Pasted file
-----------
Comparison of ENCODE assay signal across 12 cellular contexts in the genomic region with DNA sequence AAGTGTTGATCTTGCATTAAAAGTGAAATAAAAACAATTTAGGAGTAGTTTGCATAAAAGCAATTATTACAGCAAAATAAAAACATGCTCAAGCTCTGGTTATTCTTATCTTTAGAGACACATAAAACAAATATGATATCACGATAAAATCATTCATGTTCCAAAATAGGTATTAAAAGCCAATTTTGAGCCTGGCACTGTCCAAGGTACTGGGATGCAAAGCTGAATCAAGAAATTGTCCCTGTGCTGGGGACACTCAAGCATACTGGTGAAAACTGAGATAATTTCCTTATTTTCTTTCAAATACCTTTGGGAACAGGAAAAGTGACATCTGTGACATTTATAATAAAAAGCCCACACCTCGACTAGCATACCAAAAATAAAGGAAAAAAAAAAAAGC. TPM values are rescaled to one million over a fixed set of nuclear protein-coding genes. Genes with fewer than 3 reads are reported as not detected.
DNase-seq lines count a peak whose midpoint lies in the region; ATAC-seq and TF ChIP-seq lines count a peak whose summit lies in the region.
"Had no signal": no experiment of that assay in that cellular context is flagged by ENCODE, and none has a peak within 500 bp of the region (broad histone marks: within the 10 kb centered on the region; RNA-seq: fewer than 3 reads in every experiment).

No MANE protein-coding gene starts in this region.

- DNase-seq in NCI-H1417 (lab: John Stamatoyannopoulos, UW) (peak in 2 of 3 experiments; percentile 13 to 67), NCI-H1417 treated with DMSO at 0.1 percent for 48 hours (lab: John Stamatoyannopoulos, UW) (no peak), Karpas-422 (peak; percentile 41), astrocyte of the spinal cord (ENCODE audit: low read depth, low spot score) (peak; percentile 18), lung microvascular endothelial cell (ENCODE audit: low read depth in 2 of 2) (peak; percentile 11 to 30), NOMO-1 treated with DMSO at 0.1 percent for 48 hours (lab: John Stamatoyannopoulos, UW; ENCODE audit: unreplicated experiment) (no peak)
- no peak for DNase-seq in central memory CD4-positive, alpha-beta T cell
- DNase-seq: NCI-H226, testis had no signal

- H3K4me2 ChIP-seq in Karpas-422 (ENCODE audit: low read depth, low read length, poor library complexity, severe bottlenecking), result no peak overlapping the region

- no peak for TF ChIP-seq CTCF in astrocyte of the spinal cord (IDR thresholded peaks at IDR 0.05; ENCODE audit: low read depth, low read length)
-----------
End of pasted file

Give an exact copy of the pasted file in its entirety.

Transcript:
Comparison of ENCODE assay signal across 12 cellular contexts in the genomic region with DNA sequence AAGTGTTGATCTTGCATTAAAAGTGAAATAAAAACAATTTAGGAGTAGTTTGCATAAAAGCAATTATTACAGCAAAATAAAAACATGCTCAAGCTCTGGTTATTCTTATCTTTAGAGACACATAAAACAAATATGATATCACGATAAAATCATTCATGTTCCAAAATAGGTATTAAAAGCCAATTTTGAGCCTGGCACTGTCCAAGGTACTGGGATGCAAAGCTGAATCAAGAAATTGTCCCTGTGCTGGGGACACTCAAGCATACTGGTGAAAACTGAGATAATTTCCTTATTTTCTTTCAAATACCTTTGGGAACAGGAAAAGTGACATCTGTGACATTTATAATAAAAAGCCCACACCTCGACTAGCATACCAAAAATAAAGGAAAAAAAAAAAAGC. TPM values are rescaled to one million over a fixed set of nuclear protein-coding genes. Genes with fewer than 3 reads are reported as not detected.
DNase-seq lines count a peak whose midpoint lies in the region; ATAC-seq and TF ChIP-seq lines count a peak whose summit lies in the region.
"Had no signal": no experiment of that assay in that cellular context is flagged by ENCODE, and none has a peak within 500 bp of the region (broad histone marks: within the 10 kb centered on the region; RNA-seq: fewer than 3 reads in every experiment).

No MANE protein-coding gene starts in this region.

- DNase-seq in NCI-H1417 (lab: John Stamatoyannopoulos, UW) (peak in 2 of 3 experiments; percentile 13 to 67), NCI-H1417 treated with DMSO at 0.1 percent for 48 hours (lab: John Stamatoyannopoulos, UW) (no peak), Karpas-422 (peak; percentile 41), astrocyte of the spinal cord (ENCODE audit: low read depth, low spot score) (peak; percentile 18), lung microvascular endothelial cell (ENCODE audit: low read depth in 2 of 2) (peak; percentile 11 to 30), NOMO-1 treated with DMSO at 0.1 percent for 48 hours (lab: John Stamatoyannopoulos, UW; ENCODE audit: unreplicated experiment) (no peak)
- no peak for DNase-seq in central memory CD4-positive, alpha-beta T cell
- DNase-seq: NCI-H226, testis had no signal

- H3K4me2 ChIP-seq in Karpas-422 (ENCODE audit: low read depth, low read length, poor library complexity, severe bottlenecking), result no peak overlapping the region

- no peak for TF ChIP-seq CTCF in astrocyte of the spinal cord (IDR thresholded peaks at IDR 0.05; ENCODE audit: low read depth, low read length)